Florida health system accused of forging letter to defame competitor's board members

A complaint filed Jan. 31 accuses Rockledge, Fla.-based Health First, one of its executives and an advertising firm of defaming board members of Parrish Medical Center in Titusville, Fla.

The complaint alleges Health First used the letterhead of a physician affiliated with Parrish Medical Center to falsely accuse two Parrish board members and a former Brevard County (Fla.) politician of fraud and abuse.

False statements about the Parrish-affiliated officials were spread in an August email blast to public officials and the media that purported to come from OMNI Healthcare President Craig Deligdish, MD, and a company that investigates medical fraud. However, the complaint filed last week alleges Health First Senior Vice President of Strategy and CEO of Health First Health Plans Matthew Gerrell and advertising firm 321 CEO Joe Boutin helped create the document, according to Florida Today.

Health First and Mr. Gerrell would not comment on the pending litigation, and their lawyers did not respond to Florida Today's request for comment. Mr. Boutin's lawyer denied that 321 conspired to defame the Parrish board members or the former politician.

The complaint includes speculation as to why Health First allegedly sent the email blast.

"The day before the defamatory letter and blast emails were went, Parrish [Medical Center] had prevailed in a high-profile lawsuit involving its arch nemesis, Health First, in the latest installment of what the United States District Court Judge described as a 'long running, heavily litigated, 'scorched earth' turf war for Brevard County's healthcare business,'" states the complaint.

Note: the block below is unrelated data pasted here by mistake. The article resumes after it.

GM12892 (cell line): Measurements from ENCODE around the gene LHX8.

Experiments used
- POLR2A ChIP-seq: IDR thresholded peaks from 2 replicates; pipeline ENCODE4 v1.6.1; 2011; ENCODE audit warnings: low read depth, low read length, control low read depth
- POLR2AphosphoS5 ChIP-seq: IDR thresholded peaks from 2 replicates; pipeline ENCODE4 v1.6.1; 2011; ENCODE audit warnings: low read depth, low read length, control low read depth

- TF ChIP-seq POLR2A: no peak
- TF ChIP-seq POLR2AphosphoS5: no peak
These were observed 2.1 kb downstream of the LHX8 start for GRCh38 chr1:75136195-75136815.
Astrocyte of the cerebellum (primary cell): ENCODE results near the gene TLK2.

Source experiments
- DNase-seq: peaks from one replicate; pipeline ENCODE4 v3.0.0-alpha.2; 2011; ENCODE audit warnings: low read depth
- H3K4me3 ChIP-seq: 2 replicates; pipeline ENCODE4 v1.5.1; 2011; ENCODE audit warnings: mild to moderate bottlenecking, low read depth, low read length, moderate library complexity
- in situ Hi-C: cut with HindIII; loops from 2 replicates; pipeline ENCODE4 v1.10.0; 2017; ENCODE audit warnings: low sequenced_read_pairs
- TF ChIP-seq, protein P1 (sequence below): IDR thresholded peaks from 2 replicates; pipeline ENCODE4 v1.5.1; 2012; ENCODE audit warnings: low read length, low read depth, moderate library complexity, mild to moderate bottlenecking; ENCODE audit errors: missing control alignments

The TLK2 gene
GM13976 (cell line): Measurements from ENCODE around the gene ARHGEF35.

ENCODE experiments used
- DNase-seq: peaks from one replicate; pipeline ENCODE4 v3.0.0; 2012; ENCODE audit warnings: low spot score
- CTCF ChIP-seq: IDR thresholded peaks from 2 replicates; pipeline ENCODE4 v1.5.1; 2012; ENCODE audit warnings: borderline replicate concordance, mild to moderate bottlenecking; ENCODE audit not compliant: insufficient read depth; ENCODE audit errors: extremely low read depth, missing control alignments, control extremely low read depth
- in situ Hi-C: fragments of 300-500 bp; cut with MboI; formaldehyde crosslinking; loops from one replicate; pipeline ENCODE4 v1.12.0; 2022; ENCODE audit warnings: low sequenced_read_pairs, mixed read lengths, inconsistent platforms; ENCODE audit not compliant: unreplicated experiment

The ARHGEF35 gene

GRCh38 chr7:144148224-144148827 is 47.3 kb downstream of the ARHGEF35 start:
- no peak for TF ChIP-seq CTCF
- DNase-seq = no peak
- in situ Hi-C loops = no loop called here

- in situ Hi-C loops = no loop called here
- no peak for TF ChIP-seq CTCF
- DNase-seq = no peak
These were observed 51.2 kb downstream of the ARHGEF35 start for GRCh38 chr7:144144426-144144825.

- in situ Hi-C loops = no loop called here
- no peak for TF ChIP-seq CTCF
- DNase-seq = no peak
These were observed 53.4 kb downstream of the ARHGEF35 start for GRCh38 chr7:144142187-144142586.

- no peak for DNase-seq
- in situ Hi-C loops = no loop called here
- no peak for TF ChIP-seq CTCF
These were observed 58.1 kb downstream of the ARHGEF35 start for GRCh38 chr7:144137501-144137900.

On Aug. 22, U.S. District Court Judge Roy Dalton granted Parrish Medical Center's request for summary judgment in a legal dispute dating back to 2017. In the lawsuit, seven oncologists claimed Parrish did not renew their practice privileges because they failed to share patient data with the hospital. They argued the decision did not follow contract bylaws. In his decision granting summary judgment, the judge said the decision was in accordance with the bylaws. He also pointed to Health First's influence in the case.

The physicians were associated with both Parrish Medical Center and Health First, and Health First would not share patient data it owned with Parrish. "The plaintiff physicians here ... have been employed as foot soldiers in the intractable hostilities," the judge wrote in the decision.

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